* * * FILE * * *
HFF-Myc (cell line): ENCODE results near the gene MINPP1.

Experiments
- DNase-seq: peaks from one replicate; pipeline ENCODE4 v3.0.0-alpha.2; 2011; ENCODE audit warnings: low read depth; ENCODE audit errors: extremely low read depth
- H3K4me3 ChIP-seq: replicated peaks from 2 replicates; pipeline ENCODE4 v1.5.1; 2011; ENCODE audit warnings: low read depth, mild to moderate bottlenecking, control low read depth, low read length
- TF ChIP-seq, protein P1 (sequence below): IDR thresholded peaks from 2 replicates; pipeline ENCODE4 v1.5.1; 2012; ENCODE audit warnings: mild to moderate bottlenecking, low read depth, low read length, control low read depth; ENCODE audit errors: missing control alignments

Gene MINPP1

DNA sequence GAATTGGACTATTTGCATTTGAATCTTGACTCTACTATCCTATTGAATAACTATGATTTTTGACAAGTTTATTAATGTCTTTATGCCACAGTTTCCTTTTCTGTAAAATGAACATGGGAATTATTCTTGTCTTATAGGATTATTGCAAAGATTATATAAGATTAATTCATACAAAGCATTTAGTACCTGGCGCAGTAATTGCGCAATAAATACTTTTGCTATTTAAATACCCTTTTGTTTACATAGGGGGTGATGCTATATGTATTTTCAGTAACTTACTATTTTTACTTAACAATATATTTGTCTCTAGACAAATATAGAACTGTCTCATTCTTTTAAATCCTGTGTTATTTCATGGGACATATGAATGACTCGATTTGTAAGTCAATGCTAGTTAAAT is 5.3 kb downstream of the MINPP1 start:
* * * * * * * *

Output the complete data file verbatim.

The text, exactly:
HFF-Myc (cell line): ENCODE results near the gene MINPP1.

Experiments
- DNase-seq: peaks from one replicate; pipeline ENCODE4 v3.0.0-alpha.2; 2011; ENCODE audit warnings: low read depth; ENCODE audit errors: extremely low read depth
- H3K4me3 ChIP-seq: replicated peaks from 2 replicates; pipeline ENCODE4 v1.5.1; 2011; ENCODE audit warnings: low read depth, mild to moderate bottlenecking, control low read depth, low read length
- TF ChIP-seq, protein P1 (sequence below): IDR thresholded peaks from 2 replicates; pipeline ENCODE4 v1.5.1; 2012; ENCODE audit warnings: mild to moderate bottlenecking, low read depth, low read length, control low read depth; ENCODE audit errors: missing control alignments

Gene MINPP1

DNA sequence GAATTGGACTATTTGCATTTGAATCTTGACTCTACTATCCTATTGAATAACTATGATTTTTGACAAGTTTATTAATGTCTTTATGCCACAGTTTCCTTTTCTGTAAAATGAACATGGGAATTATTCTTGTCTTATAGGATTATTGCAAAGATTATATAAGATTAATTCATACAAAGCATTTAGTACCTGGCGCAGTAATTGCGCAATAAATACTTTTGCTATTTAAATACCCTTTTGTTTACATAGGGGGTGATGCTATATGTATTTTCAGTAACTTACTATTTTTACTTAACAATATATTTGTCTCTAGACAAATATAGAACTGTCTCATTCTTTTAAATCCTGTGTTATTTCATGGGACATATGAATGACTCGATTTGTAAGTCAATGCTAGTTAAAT is 5.3 kb downstream of the MINPP1 start: